Fiscal Year
Savings/(Cost) to RTS
Restricted Amounts in
the State Highway Fund
Net Savings to the
State Highway Fund
Available to Redirect
2002
($41,000)
$841,000
2003
$0
$841,000
2004
$0
$841,000
2005
$0
$841,000
2006
$0
$841,000

Endnotes

[1 ]Interview with Sue Mainzer, branch manager, Title Control Systems, Vehicle Titles and Registration, Texas Department of Transportation, Austin, Texas, June 15, 2000; telephone interview with Sue Mainzer, branch manager, Title Control Systems, Vehicle Titles and Registration, Texas Department of Transportation, Austin, Texas, August 9, 2000; and V.T.C.A., Transportation Code §501.027.

[2] Memorandum from Jerry Dike, director, Vehicle Titles and Registration, Texas Department of Transportation, to Richard Mudge, BBP Consultant Study, April 12, 2000; Texas Department of Transportation, “Vehicle Title Report by County, Year End August 31, 1997,” Austin, Texas. (Computer printout.); Texas Department of Transportation, “Vehicle Title Report by County, Year End August 31, 1998,” Austin, Texas. (Computer printout.); and Texas Department of Transportation, “Vehicle Title Report by County, Year End August 31, 1999,” Austin, Texas. (Computer printout.).

[3] Interview with Sue Mainzer, branch manager, Title Control Systems, Vehicle Titles and Registration, Texas Department of Transportation, Austin, Texas, June 15, 2000.

[4] Interview with Sue Mainzer, branch manager, Title Control Systems, Vehicle Titles and Registration, Texas Department of Transportation, Austin, Texas, August 9, 2000.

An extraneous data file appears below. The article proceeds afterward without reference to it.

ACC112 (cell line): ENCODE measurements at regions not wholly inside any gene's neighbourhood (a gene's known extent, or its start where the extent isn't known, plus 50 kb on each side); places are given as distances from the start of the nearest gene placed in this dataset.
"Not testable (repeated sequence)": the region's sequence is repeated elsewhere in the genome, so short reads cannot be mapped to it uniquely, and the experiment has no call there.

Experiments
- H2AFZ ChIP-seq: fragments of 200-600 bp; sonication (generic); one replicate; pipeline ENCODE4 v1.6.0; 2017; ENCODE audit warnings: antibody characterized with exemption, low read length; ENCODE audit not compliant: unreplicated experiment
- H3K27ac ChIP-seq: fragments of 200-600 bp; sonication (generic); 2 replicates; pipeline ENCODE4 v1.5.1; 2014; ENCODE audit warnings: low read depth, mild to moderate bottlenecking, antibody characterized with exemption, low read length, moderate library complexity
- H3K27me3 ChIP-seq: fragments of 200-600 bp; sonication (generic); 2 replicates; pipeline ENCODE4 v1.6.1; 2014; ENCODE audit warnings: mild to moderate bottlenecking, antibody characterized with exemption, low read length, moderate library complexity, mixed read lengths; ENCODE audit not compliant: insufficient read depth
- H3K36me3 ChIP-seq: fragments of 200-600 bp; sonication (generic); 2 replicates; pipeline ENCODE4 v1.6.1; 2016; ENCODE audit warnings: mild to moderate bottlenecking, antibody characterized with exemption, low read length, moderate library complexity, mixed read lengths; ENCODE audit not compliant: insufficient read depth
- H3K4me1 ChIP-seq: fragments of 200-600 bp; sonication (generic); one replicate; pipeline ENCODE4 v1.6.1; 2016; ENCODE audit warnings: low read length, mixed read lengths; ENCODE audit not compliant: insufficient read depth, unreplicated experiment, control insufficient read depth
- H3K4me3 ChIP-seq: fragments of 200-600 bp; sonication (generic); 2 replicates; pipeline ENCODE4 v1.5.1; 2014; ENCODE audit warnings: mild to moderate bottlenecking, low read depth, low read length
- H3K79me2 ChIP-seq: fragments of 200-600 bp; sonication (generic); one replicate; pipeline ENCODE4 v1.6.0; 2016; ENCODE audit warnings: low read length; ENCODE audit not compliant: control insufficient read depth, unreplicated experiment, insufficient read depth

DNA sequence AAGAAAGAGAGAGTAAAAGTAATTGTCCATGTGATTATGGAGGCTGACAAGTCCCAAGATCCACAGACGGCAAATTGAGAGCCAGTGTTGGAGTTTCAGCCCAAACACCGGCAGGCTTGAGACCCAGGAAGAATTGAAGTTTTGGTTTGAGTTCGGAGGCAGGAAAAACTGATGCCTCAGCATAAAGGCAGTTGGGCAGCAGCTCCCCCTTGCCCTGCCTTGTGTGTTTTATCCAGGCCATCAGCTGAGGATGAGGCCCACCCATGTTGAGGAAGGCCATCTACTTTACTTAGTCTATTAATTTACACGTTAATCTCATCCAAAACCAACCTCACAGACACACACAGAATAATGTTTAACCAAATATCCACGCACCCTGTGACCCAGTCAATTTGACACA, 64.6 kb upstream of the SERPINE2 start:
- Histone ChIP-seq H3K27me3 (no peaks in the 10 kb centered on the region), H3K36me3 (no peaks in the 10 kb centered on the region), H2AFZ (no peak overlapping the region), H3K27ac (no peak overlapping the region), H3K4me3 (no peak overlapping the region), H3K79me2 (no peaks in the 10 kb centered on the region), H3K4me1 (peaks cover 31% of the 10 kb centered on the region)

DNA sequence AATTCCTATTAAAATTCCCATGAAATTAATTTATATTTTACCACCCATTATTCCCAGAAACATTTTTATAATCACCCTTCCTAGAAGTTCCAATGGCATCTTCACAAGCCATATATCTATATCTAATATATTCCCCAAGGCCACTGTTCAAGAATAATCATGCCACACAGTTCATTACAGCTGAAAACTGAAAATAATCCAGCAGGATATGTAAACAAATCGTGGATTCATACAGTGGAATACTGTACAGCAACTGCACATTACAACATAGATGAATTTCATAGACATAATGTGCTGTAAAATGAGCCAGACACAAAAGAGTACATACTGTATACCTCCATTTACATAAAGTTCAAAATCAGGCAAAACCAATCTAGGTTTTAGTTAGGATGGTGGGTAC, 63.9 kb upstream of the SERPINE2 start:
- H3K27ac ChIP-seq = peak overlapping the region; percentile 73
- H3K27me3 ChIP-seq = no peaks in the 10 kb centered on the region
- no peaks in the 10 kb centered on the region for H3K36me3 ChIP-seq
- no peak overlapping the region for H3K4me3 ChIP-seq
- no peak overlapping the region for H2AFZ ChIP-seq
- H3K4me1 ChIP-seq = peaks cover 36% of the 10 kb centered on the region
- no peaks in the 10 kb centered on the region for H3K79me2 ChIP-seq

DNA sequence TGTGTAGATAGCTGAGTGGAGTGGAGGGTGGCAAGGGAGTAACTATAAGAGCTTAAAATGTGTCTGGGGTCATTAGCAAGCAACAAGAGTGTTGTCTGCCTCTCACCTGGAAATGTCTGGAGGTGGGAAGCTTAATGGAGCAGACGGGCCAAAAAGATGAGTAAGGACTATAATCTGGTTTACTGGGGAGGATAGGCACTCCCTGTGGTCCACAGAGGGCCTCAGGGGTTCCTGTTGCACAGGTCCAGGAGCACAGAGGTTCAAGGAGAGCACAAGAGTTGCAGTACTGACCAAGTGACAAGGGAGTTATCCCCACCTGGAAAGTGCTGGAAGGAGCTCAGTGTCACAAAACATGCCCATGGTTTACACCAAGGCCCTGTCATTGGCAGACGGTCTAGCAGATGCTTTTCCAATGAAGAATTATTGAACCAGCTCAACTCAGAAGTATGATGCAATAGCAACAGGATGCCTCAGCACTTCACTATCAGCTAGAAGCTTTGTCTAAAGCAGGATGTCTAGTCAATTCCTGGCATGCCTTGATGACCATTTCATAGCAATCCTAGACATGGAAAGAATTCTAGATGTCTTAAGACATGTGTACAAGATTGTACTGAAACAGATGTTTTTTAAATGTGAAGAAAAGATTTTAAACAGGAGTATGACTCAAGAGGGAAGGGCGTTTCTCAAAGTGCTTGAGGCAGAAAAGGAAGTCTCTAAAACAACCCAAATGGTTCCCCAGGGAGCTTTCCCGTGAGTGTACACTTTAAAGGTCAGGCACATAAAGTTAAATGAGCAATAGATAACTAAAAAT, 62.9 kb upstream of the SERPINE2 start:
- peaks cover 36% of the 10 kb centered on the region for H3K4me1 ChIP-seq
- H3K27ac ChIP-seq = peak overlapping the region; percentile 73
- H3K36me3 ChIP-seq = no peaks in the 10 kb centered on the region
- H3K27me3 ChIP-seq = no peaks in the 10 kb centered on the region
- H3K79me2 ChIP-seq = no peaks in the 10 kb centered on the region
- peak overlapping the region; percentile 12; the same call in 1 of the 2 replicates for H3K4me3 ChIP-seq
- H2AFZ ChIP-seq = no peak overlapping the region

[5] Interview with Sue Mainzer, branch manager, Title Control Systems, Vehicle Titles and Registration, Texas Department of Transportation, Austin, Texas, June 15, 2000.

[6] Memorandum from Jerry Dike, director, Vehicle Titles and Registration, Texas Department of Transportation, to Richard Mudge, BBP Consultant Study, April 12, 2000.

[7] Interview with Darryl Hunt, deputy director; Steve Elsner, chief, Administrative Operations; Danny Garza, assistant director, Field Operations; Bob Tanner, director, Technical Operations, Duane Pufpaff, chief, Headquarters Operations, Vehicle Titles and Registration, Texas Department of Transportation, Austin, Texas, March 28, 2000, and Memorandum from Jerry Dike, Vehicle Titles and Registration, Texas Department of Transportation, to Richard Mudge, BBP Consultant Study, April 12, 2000.

[8] American Association of Motor Vehicle Administrators, The Fast Track to Vehicle Services Facts, 1999 Edition (Dubuque, Iowa: Kendall /Hunt Publishing Company, 1999), p. 25.

[9] Texas Comptroller of Public Accounts, Telephone Survey of Other States, conducted June to August 2000.

[10] Memorandum from Jerry Dike, director, Vehicle Titles and Registration, Texas Department of Transportation, to Richard Mudge, BBP Consultant Study, April 12, 2000.